When you’re choosing your new home, you want to make sure it’s right for you and your family. When you go and inspect the property, there are a number of things to look for which will help you make your final decision. Safety, convenience and comfort are all top priority issues, along with the ongoing costs of upkeep. Here are our top five things to look for before signing on the dotted line.
Is the home secure? If it’s part of an apartment complex, is the front door secure and what processes are there in place to protect tenants from strangers coming in?
Look for deadlocks, window locks, security alarms and security doors on the apartment or house itself. The presence of such features will help your family feel more secure, and it will also assist you in getting affordable insurance. You could even check with your insurance company beforehand what features they take into account when quoting on a policy.
2. Outside areas
It’s not just the inside of your home that will contribute to your comfort. Inspect the outside areas as well. If there’s a parking lot, is it well-lit and safe to use at night? Are pathways and gardens kept well maintained and clear of debris?
It’s also worth making sure you understand who is responsible for maintaining the garden. Common garden areas at the front of a shared complex are usually maintained by the owners’ corporation, but not always. If you have a private garden, talk to the agent about what the expectations are in relation to upkeep. You may also want to make some of your own changes to the garden, like installing a vegetable bed or planting shrubs, so make sure that you’re able to do so before committing to the lease.
Notice how the home feels as you walk inside it, which will tell you whether it’s adequately insulated. If it’s cooler than outside on a hot day, or pleasantly warm in the middle of winter without all the heaters on full, those are positive signs. Canberra winters, especially, can be icy, and a poorly insulated property will see your power bills soar.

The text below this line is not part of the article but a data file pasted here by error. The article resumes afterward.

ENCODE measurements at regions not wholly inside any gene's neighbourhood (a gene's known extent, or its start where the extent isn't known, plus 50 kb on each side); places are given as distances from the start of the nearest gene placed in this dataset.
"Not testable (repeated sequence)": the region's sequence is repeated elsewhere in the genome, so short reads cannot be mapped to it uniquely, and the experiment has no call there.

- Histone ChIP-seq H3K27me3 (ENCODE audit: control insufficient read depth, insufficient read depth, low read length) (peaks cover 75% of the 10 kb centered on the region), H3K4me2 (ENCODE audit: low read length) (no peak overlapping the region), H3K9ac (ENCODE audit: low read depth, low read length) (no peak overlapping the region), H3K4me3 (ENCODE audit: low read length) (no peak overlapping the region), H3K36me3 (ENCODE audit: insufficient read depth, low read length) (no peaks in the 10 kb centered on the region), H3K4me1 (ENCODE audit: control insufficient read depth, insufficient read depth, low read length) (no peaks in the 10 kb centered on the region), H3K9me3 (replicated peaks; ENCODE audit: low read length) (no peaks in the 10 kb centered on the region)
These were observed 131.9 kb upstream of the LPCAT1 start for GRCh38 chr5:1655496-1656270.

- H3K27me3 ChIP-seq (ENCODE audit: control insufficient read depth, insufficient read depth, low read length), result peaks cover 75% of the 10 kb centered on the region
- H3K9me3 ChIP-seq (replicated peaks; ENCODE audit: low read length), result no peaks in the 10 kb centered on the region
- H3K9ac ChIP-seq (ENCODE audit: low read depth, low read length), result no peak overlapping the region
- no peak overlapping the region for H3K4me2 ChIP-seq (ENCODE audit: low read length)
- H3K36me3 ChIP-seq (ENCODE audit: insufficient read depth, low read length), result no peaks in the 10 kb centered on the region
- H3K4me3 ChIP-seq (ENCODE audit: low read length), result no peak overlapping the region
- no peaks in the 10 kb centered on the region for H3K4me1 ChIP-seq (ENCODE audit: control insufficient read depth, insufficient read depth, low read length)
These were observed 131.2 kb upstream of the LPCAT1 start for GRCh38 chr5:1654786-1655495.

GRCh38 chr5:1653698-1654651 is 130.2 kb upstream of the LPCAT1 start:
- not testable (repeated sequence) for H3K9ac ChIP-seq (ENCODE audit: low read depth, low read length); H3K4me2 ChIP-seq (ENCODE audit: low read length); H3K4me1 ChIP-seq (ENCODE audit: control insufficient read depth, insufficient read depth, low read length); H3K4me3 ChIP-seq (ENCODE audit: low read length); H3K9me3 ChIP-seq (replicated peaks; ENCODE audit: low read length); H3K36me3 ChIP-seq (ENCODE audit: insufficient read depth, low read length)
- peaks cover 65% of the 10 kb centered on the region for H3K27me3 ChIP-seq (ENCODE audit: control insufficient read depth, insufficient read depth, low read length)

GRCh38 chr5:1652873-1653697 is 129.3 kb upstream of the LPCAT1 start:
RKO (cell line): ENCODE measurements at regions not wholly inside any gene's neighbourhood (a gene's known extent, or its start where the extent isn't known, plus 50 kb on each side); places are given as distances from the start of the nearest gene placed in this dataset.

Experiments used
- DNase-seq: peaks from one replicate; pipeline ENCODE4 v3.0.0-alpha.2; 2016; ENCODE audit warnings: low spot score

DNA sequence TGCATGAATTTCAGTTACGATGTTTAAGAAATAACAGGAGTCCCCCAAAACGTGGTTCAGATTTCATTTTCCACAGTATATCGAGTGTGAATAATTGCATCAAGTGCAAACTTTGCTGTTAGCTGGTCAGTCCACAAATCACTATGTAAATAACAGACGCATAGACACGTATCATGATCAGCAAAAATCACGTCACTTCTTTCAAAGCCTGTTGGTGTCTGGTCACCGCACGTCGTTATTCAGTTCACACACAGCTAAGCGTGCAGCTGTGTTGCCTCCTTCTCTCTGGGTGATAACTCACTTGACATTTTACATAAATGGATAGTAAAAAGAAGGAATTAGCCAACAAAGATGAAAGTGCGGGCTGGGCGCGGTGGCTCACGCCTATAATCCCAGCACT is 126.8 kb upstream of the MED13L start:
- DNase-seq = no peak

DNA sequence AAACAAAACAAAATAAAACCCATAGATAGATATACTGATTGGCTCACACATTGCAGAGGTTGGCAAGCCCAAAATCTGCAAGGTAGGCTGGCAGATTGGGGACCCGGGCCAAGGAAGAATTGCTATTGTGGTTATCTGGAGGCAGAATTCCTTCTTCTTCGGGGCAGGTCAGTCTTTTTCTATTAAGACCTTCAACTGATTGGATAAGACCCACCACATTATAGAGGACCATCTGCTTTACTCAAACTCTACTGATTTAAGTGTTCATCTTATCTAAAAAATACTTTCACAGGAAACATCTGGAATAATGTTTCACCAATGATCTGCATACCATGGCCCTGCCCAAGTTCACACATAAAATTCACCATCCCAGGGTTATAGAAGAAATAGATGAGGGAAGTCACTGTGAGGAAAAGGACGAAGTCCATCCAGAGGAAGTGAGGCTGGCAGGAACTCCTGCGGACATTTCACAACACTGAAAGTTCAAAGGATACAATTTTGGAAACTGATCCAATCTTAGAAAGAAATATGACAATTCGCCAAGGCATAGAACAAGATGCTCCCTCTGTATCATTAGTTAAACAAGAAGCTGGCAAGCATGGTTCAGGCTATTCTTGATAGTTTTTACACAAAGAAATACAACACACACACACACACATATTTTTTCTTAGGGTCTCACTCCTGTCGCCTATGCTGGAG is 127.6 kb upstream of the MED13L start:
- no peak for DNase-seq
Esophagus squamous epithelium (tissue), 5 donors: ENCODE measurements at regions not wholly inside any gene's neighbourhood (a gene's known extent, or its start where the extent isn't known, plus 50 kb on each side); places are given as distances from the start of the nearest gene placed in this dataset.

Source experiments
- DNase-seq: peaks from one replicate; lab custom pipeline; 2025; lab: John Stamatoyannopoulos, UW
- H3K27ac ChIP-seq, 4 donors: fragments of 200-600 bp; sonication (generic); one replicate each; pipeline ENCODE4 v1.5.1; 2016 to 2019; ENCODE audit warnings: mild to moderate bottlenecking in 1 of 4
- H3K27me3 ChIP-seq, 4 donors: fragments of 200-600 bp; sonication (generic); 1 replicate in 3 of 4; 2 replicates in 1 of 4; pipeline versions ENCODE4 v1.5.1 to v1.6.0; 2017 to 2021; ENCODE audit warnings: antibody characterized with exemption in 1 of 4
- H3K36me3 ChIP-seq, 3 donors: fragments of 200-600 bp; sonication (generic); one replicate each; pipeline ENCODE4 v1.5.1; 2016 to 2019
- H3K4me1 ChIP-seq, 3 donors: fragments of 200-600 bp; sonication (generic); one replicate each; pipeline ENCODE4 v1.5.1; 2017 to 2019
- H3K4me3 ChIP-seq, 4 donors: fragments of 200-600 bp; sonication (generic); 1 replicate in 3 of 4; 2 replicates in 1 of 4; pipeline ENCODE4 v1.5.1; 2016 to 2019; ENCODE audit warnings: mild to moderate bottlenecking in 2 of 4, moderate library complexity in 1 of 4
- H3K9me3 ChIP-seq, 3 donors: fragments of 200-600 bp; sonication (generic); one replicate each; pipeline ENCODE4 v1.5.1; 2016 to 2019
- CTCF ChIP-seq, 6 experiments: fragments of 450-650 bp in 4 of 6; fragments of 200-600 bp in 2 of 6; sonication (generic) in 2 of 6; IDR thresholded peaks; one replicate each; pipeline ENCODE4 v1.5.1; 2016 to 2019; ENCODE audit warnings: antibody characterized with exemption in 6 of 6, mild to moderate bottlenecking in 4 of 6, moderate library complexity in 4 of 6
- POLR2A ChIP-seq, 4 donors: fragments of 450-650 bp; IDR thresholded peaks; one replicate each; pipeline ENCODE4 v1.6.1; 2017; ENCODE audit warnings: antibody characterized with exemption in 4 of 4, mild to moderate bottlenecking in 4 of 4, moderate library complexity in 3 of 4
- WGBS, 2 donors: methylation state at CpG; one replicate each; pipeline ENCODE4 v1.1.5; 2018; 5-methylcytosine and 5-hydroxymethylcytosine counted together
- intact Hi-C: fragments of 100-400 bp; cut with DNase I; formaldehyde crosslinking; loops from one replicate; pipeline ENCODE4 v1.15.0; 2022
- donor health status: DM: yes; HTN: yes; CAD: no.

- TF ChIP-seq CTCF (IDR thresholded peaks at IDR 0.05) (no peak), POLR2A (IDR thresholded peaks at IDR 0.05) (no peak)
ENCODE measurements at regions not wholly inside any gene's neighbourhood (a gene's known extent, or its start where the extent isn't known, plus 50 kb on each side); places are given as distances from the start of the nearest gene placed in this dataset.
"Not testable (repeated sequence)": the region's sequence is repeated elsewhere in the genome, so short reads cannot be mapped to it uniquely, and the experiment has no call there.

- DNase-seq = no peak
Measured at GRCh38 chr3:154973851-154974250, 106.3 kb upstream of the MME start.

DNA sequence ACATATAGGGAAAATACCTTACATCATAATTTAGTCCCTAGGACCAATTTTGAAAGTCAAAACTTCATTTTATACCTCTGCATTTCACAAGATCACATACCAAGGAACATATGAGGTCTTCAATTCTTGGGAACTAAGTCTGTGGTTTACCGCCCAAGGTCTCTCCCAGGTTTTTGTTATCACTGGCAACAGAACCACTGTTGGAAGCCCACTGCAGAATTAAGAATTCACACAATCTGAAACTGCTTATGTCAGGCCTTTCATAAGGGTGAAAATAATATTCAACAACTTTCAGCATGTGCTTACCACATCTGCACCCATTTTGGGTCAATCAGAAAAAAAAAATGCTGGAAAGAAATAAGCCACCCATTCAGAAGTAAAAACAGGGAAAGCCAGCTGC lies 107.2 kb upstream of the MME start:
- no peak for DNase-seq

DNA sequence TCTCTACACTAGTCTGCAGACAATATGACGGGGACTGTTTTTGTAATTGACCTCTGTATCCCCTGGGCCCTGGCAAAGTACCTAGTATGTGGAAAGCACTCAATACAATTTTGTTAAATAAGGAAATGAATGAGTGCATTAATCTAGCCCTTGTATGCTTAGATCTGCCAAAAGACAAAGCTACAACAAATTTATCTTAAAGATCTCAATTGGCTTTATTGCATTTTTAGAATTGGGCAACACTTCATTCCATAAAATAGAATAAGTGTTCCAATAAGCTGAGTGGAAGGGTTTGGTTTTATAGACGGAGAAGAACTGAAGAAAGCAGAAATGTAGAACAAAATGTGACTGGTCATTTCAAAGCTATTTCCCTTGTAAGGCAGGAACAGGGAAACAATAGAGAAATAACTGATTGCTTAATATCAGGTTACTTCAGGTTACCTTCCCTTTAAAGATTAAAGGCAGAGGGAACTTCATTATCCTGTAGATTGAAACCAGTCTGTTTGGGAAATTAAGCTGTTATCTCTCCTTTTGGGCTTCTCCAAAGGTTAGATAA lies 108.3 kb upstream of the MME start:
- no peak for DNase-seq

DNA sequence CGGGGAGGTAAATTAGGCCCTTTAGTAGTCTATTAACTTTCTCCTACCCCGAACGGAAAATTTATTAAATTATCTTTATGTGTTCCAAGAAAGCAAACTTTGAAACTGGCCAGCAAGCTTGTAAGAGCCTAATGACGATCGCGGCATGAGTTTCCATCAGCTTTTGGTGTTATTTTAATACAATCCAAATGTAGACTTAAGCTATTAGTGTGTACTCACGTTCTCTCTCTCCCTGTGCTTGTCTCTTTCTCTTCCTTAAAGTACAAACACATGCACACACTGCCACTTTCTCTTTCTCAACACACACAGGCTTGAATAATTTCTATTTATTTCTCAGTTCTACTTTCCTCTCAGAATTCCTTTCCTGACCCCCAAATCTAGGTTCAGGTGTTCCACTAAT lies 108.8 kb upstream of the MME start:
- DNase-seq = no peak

Look for double glazed windows, good air flow, solidly made doors and suitable flooring to tell you whether the home will be comfortable to live in in all seasons. Thick curtains help a lot in winter, as do awnings or verandahs in summer.
4. Storage and space
It can be easy to get caught up in the size and layout of a home, but don’t forget to look at the storage options as well. That spacious bedroom will feel a lot smaller if you have to move a wardrobe in, and the hall is more likely to feel cramped if you need to add a linen cupboard. Attic or basement space is a bonus, as is a garden shed for those extra implements that collect outside.
Consider what you’ll be bringing to the property and whether the rooms will accommodate it all comfortably. You don’t want to find yourself paying for a storage unit as well as your home.
Parking can be an issue, especially if you’re renting on a main road. Check whether the property has off street parking available to residents, and if so whether you’re entitled to an assigned parking spot or a ‘first come, first served’ basis. If off street parking isn’t available, check what the rules are around parking on the street and consider whether you’ll be able to park close to your property at high demand times.
Once you’ve found a property that ticks all the boxes, make sure you understand the terms of the lease. Check with the agent about the size of the deposit and bond required, any rent increases and any special conditions. If you want to have a pet, bring that up before signing because some landlords will refuse permission. If everything checks out, you’ve found your new home!